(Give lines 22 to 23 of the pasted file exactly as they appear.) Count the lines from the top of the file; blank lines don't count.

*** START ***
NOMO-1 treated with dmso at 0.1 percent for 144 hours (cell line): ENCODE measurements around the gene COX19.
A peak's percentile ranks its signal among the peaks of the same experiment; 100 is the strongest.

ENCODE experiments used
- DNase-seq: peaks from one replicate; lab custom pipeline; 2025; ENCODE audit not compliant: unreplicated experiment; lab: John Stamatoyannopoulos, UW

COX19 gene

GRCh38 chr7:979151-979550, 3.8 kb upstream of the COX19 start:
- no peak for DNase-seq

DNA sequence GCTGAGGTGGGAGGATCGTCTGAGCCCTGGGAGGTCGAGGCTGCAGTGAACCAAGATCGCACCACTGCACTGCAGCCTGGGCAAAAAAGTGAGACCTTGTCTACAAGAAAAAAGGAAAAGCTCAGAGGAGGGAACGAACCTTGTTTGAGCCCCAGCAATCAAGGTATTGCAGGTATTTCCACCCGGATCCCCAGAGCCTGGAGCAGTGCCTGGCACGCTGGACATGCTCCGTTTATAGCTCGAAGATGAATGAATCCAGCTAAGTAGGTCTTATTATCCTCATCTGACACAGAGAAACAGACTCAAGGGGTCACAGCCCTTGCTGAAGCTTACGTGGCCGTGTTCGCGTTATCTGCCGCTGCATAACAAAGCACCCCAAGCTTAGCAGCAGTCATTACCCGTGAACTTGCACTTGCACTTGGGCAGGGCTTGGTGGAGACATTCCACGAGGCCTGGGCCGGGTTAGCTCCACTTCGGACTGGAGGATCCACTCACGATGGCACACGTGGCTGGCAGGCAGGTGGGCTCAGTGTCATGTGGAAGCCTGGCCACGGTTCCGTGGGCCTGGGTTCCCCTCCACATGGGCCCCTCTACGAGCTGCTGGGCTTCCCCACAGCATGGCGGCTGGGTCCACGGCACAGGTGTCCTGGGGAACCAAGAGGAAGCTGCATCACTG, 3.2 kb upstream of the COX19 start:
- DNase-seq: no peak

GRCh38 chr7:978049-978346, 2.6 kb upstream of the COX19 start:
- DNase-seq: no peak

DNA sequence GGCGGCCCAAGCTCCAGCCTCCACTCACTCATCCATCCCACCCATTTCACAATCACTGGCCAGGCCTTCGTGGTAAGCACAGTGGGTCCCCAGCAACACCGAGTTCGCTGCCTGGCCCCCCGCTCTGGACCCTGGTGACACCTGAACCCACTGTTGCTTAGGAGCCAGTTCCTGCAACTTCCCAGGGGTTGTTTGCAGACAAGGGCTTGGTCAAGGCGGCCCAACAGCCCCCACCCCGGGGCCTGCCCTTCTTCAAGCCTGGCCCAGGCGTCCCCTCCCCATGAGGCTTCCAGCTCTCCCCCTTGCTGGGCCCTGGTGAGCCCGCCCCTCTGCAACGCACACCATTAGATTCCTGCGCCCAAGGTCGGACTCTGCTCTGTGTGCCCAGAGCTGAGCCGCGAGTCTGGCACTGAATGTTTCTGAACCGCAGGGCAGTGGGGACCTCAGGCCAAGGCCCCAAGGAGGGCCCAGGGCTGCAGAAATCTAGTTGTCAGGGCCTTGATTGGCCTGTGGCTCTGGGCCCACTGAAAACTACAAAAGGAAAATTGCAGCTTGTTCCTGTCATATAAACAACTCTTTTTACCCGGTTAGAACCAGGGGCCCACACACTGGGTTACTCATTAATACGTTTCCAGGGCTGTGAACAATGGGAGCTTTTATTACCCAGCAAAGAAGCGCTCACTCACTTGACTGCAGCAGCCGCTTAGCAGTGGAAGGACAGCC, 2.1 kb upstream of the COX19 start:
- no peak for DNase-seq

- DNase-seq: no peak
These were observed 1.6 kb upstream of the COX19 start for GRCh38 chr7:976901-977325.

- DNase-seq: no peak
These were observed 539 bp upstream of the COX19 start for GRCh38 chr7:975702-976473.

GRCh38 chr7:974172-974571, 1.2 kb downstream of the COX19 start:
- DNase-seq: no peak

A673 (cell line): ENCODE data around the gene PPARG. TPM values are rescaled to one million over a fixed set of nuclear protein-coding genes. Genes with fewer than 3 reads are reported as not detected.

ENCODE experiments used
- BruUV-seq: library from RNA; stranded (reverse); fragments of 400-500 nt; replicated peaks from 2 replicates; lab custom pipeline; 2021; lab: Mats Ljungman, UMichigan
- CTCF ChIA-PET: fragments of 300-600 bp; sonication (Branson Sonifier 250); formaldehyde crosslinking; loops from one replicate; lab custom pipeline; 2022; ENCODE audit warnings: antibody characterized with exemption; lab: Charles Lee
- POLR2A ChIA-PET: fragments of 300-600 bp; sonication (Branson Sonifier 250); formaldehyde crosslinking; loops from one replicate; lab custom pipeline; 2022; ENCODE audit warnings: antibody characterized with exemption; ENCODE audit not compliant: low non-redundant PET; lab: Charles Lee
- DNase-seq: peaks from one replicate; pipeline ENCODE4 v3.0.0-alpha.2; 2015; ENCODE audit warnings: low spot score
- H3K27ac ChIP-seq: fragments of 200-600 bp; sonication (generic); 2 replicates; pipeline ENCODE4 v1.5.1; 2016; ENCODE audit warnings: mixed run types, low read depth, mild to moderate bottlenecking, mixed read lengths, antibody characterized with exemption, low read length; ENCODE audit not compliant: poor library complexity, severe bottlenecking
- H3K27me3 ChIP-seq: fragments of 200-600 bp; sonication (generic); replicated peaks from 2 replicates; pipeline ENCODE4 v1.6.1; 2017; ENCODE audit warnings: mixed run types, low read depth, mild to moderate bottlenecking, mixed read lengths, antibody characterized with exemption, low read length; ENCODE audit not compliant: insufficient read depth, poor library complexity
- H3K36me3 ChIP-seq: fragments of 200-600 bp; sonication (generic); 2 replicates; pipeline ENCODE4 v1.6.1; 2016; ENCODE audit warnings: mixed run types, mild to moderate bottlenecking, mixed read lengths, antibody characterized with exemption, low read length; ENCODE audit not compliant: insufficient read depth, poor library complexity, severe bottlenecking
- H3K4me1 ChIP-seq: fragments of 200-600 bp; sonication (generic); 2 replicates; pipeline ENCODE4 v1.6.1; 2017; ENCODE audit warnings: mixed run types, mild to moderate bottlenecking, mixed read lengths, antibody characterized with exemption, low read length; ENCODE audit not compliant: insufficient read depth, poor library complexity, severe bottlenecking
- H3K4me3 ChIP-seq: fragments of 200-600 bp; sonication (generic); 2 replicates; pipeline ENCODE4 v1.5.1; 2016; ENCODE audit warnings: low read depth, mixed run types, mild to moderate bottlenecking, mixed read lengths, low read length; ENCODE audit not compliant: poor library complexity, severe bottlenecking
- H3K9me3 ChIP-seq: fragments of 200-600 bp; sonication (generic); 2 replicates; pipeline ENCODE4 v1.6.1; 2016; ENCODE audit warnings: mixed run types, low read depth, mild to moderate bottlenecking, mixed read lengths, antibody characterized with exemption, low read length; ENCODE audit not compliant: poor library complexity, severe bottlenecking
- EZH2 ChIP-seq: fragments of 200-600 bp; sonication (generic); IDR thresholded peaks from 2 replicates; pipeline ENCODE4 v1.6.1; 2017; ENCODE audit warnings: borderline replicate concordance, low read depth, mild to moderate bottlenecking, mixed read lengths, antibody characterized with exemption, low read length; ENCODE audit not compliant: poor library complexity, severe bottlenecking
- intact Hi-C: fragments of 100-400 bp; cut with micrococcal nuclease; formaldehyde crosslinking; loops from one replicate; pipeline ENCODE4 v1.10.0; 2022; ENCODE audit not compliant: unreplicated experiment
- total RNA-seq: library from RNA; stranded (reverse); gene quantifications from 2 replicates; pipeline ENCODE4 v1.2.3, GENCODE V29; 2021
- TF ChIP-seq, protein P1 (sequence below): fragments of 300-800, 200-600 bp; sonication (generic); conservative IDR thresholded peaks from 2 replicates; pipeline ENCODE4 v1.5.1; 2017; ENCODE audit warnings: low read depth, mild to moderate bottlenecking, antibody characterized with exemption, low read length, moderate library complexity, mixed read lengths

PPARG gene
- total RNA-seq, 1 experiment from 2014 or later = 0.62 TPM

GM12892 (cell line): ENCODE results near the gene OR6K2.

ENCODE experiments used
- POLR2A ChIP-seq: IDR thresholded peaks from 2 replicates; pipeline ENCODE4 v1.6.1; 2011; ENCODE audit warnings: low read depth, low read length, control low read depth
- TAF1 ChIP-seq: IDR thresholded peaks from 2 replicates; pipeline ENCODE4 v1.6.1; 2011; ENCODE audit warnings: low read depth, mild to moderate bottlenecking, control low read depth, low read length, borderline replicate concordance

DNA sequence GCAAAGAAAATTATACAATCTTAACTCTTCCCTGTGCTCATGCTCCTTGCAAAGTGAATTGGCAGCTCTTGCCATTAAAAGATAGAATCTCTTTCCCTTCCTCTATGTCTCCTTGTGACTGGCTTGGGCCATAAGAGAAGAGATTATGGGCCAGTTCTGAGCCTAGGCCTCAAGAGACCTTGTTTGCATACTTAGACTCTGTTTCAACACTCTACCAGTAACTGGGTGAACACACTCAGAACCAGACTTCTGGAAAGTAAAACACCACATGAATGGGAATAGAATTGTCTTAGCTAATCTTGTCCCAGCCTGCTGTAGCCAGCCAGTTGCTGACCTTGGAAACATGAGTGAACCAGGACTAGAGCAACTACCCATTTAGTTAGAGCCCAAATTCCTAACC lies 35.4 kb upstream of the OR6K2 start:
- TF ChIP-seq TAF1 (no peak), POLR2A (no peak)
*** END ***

- BruUV-seq: library from RNA; stranded (reverse); fragments of 400-500 nt; replicated peaks from 2 replicates; lab custom pipeline; 2021; lab: Mats Ljungman, UMichigan
- CTCF ChIA-PET: fragments of 300-600 bp; sonication (Branson Sonifier 250); formaldehyde crosslinking; loops from one replicate; lab custom pipeline; 2022; ENCODE audit warnings: antibody characterized with exemption; lab: Charles Lee